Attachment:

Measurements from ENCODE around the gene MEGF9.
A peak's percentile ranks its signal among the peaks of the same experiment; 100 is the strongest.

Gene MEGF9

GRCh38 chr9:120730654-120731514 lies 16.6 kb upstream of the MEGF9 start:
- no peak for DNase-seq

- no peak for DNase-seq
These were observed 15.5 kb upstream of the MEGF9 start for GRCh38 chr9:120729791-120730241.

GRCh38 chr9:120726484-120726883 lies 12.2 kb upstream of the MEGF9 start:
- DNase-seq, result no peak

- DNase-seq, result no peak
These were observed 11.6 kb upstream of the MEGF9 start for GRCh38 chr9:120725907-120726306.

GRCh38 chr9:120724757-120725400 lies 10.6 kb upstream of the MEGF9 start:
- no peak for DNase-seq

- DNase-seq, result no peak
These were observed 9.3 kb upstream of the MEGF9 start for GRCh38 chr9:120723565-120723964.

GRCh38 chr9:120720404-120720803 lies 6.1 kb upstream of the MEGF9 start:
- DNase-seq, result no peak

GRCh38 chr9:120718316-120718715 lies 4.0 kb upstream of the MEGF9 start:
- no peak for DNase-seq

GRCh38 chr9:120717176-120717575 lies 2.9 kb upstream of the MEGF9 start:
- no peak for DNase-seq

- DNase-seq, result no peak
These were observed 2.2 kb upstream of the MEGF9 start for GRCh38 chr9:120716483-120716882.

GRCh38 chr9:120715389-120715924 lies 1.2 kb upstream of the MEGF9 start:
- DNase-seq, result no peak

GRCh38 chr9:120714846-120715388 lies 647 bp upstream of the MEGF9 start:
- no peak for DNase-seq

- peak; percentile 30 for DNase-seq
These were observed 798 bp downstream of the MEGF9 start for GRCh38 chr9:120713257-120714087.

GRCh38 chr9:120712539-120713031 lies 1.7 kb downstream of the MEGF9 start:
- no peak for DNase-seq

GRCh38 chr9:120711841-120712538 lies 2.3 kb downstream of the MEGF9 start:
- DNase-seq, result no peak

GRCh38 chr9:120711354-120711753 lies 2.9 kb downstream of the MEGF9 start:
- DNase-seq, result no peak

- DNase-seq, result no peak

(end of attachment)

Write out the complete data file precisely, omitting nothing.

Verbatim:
Measurements from ENCODE around the gene MEGF9.
A peak's percentile ranks its signal among the peaks of the same experiment; 100 is the strongest.

Gene MEGF9

GRCh38 chr9:120730654-120731514 lies 16.6 kb upstream of the MEGF9 start:
- no peak for DNase-seq

- no peak for DNase-seq
These were observed 15.5 kb upstream of the MEGF9 start for GRCh38 chr9:120729791-120730241.

GRCh38 chr9:120726484-120726883 lies 12.2 kb upstream of the MEGF9 start:
- DNase-seq, result no peak

- DNase-seq, result no peak
These were observed 11.6 kb upstream of the MEGF9 start for GRCh38 chr9:120725907-120726306.

GRCh38 chr9:120724757-120725400 lies 10.6 kb upstream of the MEGF9 start:
- no peak for DNase-seq

- DNase-seq, result no peak
These were observed 9.3 kb upstream of the MEGF9 start for GRCh38 chr9:120723565-120723964.

GRCh38 chr9:120720404-120720803 lies 6.1 kb upstream of the MEGF9 start:
- DNase-seq, result no peak

GRCh38 chr9:120718316-120718715 lies 4.0 kb upstream of the MEGF9 start:
- no peak for DNase-seq

GRCh38 chr9:120717176-120717575 lies 2.9 kb upstream of the MEGF9 start:
- no peak for DNase-seq

- DNase-seq, result no peak
These were observed 2.2 kb upstream of the MEGF9 start for GRCh38 chr9:120716483-120716882.

GRCh38 chr9:120715389-120715924 lies 1.2 kb upstream of the MEGF9 start:
- DNase-seq, result no peak

GRCh38 chr9:120714846-120715388 lies 647 bp upstream of the MEGF9 start:
- no peak for DNase-seq

- peak; percentile 30 for DNase-seq
These were observed 798 bp downstream of the MEGF9 start for GRCh38 chr9:120713257-120714087.

GRCh38 chr9:120712539-120713031 lies 1.7 kb downstream of the MEGF9 start:
- no peak for DNase-seq

GRCh38 chr9:120711841-120712538 lies 2.3 kb downstream of the MEGF9 start:
- DNase-seq, result no peak

GRCh38 chr9:120711354-120711753 lies 2.9 kb downstream of the MEGF9 start:
- DNase-seq, result no peak

- DNase-seq, result no peak